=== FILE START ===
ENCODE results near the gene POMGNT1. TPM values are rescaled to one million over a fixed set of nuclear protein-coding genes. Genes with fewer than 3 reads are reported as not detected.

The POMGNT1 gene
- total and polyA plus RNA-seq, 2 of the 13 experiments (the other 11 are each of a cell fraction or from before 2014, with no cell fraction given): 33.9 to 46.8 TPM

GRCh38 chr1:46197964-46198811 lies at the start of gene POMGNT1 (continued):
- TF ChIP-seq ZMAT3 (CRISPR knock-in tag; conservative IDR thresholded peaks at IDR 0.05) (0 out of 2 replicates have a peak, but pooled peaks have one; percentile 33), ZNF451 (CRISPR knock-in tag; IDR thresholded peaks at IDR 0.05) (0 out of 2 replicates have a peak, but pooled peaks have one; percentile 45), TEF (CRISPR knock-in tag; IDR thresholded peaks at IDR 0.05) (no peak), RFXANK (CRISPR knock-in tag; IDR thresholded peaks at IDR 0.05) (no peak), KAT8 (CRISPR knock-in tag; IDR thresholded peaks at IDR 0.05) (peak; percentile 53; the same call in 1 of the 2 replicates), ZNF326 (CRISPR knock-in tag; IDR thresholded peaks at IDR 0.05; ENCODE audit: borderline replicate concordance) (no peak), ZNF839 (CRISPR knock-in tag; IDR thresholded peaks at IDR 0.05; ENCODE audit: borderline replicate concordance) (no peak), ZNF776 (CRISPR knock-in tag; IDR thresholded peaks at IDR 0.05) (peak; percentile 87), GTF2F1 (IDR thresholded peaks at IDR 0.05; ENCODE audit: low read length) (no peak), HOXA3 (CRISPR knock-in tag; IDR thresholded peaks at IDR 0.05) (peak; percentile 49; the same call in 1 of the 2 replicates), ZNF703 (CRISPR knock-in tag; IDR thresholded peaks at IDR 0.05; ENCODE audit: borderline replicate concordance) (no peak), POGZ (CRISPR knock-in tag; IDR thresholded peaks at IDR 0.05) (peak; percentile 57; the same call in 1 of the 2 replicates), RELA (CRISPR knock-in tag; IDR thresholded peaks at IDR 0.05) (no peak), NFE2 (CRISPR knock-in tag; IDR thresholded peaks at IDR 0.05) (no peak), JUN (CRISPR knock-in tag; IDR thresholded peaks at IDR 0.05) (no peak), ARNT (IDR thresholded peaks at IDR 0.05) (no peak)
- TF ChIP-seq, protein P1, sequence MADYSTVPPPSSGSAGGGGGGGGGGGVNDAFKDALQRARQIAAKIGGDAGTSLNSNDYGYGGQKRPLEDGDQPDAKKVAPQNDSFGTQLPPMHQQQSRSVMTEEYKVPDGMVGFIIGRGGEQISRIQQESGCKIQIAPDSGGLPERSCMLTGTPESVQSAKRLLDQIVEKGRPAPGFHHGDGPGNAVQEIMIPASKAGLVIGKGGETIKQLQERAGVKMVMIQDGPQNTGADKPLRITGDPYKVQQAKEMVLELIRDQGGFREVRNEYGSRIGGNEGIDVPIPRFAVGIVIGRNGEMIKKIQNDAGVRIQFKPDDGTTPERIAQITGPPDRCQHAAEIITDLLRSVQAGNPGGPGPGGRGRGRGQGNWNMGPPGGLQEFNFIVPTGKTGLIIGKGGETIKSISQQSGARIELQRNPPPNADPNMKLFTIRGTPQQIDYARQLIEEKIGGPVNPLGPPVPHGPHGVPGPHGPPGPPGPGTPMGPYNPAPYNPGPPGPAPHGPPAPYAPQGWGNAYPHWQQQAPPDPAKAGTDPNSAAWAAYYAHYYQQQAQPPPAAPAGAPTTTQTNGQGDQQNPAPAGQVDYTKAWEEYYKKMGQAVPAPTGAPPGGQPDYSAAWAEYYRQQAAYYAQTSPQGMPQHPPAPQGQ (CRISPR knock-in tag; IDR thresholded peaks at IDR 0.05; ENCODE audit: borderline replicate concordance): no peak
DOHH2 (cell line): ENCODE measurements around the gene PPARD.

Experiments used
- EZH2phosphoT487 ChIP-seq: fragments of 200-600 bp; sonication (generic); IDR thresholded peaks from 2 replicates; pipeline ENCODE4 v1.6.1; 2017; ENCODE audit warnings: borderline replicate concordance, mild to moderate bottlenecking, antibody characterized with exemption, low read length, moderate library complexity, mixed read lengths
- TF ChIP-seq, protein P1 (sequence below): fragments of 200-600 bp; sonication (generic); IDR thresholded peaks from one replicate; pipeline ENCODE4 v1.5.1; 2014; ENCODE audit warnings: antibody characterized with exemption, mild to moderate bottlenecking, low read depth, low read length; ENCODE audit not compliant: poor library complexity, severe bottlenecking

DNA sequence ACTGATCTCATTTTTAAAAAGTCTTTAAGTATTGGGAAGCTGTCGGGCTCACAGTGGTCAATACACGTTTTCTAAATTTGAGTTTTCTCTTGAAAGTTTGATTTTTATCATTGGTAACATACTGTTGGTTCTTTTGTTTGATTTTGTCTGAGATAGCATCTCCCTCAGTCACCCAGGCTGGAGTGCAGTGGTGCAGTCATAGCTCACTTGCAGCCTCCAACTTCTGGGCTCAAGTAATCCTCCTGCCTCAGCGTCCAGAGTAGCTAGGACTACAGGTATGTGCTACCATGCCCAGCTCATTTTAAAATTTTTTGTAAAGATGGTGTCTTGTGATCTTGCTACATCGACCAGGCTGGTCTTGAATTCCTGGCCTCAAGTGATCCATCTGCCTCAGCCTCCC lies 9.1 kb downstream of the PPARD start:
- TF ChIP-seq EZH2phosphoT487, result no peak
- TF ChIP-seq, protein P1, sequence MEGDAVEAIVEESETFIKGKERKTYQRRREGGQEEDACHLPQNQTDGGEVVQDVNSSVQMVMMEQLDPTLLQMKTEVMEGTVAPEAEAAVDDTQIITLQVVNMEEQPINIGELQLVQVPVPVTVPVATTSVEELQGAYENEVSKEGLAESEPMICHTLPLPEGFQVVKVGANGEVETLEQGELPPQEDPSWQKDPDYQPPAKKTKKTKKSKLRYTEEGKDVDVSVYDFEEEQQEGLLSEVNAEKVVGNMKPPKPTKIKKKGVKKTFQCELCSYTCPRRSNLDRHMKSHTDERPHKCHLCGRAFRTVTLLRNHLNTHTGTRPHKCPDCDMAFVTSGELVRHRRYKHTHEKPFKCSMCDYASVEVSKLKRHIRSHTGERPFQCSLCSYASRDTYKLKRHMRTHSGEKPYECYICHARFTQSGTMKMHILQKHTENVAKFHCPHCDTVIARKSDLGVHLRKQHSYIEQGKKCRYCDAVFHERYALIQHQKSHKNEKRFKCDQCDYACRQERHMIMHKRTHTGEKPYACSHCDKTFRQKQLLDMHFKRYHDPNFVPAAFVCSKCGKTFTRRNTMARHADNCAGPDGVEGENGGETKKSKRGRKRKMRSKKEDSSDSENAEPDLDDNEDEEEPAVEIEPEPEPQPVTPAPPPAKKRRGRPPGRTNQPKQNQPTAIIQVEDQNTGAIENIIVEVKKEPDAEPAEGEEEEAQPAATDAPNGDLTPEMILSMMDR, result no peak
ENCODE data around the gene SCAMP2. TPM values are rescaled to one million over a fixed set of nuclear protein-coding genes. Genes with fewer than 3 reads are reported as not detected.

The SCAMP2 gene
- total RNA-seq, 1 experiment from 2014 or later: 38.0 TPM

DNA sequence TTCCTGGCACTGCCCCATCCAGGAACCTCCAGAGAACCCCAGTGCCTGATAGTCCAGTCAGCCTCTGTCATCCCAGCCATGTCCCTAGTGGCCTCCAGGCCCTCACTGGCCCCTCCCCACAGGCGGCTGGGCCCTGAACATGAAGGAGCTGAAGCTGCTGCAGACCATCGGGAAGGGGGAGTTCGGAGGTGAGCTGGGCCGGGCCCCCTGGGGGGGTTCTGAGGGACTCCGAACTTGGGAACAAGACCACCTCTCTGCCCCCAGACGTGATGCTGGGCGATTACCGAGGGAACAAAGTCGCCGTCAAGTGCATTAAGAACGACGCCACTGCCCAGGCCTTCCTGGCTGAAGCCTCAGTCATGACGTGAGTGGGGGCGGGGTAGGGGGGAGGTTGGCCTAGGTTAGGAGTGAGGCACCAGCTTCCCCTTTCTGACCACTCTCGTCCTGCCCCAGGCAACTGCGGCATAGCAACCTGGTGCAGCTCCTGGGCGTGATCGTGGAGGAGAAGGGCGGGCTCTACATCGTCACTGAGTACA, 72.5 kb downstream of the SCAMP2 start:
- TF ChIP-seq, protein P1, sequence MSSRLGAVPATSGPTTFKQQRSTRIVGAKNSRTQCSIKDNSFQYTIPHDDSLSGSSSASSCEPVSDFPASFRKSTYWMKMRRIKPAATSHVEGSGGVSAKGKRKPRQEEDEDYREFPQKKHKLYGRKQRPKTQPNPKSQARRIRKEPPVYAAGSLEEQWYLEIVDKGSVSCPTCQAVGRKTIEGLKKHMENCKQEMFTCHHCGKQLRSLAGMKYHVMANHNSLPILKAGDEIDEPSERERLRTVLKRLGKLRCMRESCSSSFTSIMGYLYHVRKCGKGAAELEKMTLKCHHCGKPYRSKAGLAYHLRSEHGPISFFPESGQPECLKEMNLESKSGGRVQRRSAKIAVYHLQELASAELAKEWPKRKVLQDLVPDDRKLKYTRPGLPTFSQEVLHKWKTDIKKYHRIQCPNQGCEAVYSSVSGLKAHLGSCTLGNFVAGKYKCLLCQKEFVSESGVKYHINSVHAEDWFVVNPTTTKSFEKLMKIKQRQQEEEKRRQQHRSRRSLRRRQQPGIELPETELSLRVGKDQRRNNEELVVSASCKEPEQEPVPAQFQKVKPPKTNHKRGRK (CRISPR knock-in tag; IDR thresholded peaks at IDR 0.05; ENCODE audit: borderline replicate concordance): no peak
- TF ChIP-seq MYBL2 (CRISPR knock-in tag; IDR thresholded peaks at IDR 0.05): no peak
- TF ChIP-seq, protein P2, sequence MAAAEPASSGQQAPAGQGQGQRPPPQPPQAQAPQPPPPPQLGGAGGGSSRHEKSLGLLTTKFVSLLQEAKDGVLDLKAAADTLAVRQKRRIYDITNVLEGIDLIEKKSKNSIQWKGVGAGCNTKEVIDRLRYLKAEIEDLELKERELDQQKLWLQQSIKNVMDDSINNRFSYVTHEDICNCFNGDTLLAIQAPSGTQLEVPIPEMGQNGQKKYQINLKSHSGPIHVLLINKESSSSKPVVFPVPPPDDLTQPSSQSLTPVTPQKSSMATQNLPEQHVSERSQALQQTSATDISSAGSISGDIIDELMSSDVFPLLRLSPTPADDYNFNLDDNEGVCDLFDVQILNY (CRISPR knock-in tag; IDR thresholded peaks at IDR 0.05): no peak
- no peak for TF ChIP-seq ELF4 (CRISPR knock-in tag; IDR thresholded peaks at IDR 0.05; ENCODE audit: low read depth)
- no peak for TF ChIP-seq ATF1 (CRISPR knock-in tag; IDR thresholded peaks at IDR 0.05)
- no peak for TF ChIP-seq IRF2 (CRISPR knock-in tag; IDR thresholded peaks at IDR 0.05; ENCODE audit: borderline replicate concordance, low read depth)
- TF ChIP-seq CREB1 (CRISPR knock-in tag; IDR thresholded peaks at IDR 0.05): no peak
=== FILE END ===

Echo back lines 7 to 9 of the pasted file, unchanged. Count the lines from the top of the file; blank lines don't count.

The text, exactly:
DOHH2 (cell line): ENCODE measurements around the gene PPARD.

Experiments used
- EZH2phosphoT487 ChIP-seq: fragments of 200-600 bp; sonication (generic); IDR thresholded peaks from 2 replicates; pipeline ENCODE4 v1.6.1; 2017; ENCODE audit warnings: borderline replicate concordance, mild to moderate bottlenecking, antibody characterized with exemption, low read length, moderate library complexity, mixed read lengths